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Dog Losing Hair in Patches? Here’s Why

Finding a bald patch on your canine companion can be alarming, let alone several bald patches. 

Shedding is a normal part of life with a dog, but sudden, unusual hair loss is not. Patchy hair loss can be a symptom of several conditions, so it’s important to correctly identify the underlying cause before you start exploring treatments. 

Here’s what you need to know about the most common causes of canine bald spots.

bald spots on poodle mixParasitic Infections

When we think of parasites, we often think about intestinal worms, but parasites can also infest pets’ skin. 

These creatures survive by spreading from host to host, so parasite-related hair loss in your dog can often be a sign that the other pets and humans in your household have been exposed. 

Even the best-groomed dogs can pick up parasites from dog park encounters, so high-tail it to your vet if you notice hair loss that is accompanied by irritation, lesions, or thickened skin.

Mange Mites

Mange is a condition caused by parasitic mites that burrow and lay eggs in the skin. There are two types of mange: demodectic and sarcoptic. Demodex mange primarily affects immunocompromised dogs and doesn’t readily spread to other species. The mites that cause sarcoptic mange, however, can infest humans in the form of scabies.  

Mange is characterized by painful symptoms:

  • Extreme itchiness
  • Red, irritated skin
  • Yellow crusts
  • Bacterial infections
  • Thick, darkened skin
  • Swollen lymph nodes

Mild mange can worsen quickly, so don’t lose time seeking treatment. 


Contagious and itchy, ringworm is marked by distinctively circular bald patches with raised lesions. Despite its name, ringworm isn’t caused by worms at all — it’s fungal.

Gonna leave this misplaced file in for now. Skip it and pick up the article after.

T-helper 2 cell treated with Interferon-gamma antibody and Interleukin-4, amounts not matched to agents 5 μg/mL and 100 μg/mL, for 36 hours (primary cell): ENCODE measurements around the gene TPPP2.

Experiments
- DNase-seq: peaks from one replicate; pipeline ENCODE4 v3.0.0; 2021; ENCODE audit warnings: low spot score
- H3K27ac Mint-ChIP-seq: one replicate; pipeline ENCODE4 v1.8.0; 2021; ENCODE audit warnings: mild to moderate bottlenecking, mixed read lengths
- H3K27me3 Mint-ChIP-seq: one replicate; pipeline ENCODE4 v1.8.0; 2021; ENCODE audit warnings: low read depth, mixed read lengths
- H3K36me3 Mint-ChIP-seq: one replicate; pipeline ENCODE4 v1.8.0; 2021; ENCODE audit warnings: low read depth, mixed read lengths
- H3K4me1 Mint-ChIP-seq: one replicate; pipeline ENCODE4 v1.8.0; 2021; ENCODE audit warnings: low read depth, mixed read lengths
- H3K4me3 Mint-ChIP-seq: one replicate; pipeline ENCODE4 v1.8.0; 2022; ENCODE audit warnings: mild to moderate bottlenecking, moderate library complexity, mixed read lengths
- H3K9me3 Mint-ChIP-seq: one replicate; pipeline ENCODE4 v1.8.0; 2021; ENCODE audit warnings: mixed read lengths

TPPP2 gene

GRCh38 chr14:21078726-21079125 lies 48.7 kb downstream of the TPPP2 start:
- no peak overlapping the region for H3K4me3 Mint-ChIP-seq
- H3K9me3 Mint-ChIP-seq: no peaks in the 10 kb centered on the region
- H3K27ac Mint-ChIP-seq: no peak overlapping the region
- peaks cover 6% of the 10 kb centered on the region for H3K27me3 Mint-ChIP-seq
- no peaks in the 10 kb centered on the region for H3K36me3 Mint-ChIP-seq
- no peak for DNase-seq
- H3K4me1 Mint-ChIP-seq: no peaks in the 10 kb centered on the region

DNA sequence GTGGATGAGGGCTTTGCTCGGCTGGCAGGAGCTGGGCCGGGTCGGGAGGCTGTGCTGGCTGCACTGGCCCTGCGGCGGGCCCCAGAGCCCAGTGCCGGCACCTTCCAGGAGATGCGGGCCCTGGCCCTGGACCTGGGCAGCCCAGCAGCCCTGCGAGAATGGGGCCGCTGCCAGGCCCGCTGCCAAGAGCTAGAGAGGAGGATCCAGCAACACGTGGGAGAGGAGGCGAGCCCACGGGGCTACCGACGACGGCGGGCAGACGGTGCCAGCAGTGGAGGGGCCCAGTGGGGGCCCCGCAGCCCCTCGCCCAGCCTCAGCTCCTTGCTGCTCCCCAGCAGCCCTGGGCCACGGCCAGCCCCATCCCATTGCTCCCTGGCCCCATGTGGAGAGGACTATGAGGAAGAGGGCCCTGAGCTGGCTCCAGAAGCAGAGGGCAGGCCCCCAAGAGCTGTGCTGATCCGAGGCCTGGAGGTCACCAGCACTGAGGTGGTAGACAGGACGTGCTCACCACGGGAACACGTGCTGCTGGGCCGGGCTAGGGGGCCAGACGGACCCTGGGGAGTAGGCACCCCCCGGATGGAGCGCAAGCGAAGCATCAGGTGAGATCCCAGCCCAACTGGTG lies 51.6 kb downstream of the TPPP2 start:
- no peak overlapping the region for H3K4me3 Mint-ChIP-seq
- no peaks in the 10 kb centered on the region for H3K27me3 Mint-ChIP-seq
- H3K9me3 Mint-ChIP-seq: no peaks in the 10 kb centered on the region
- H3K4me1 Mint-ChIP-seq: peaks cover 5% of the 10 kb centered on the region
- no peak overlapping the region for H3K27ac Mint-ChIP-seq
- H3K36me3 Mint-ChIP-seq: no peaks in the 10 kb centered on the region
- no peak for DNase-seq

The fungus that causes ringworm passes easily when dogs have skin contact with infected animals or use contaminated brushes, bowls, or bedding. Though it’s treatable, this uncomfortable skin condition can affect both pets and humans, especially small children and people with depressed immune systems.


Fleas are one of the most common canine allergens. Whether your dog is truly allergic to flea bites or merely sensitive, a flea infestation can trigger obsessive scratching, licking, and chewing that is highly irritating to skin.

If red, hairless patches emerge in areas that your dog can reach with their mouth or hind leg, flea-related dermatitis could be to blame. Get your pet treatment that will soothe their skin right away, because continued scratching and chewing can lead to serious skin infections.

Allergic Dermatitis

Corgi with itchy skin and patchy hair loss

Surprisingly, food allergies and sensitivities are more likely to impact your dog’s skin than their stomach. 

Allergies can develop at any point, meaning that a protein source your dog has enjoyed their whole life may suddenly cause itchy skin, hives, or hair loss. If you suspect that your pet has developed a food allergy, ask your vet about planning an elimination diet to pinpoint the root cause. 

Cushing’s Disease and Hair Loss

As dogs age, changes to their endocrine system can affect the health of their coats. 

Cushing’s disease, or an overproduction of the hormone cortisol, is most often caused by a benign tumor pressing on the adrenal or pituitary gland. Cushing’s disease is most common in dogs over age six, and is usually characterized by:

  • Hair loss
  • Thin skin
  • Pot-bellied appearance
  • Increased thirst and appetite
  • Lethargy

Depending on the size and location of the tumor, Cushing’s disease can be addressed by surgery or managed through medication. 

Yeast Infections

Dogs with long, floppy ears or skin folds require special attention at the groomers. Moisture and oils can collect in crevices or between dogs’ toes, leading to an overgrowth of yeast. 

The first sign of yeast dermatitis is usually an unpleasant, musty smell, but if left unchecked, the irritation will lead to hair loss. Your vet can prescribe antifungal medications and ointments to keep yeast in check.

Stress-Related Bald Patches in Dogs

If you’ve ruled out medical explanations for hair loss, it’s possible that the explanation may be behavioral. 

Just like humans can respond to stress by biting our nails or picking at our skin, boredom and anxiety can cause dogs to chew or bite their fur to the point of hair loss. 

Ensure that your dog is getting plenty of attention, exercise, and stimulation. Ease separation anxiety by providing your pet with interactive toys and treats to keep them engaged in your absence. If issues persist, talk to your vet about options for managing your dog’s anxiety through medication.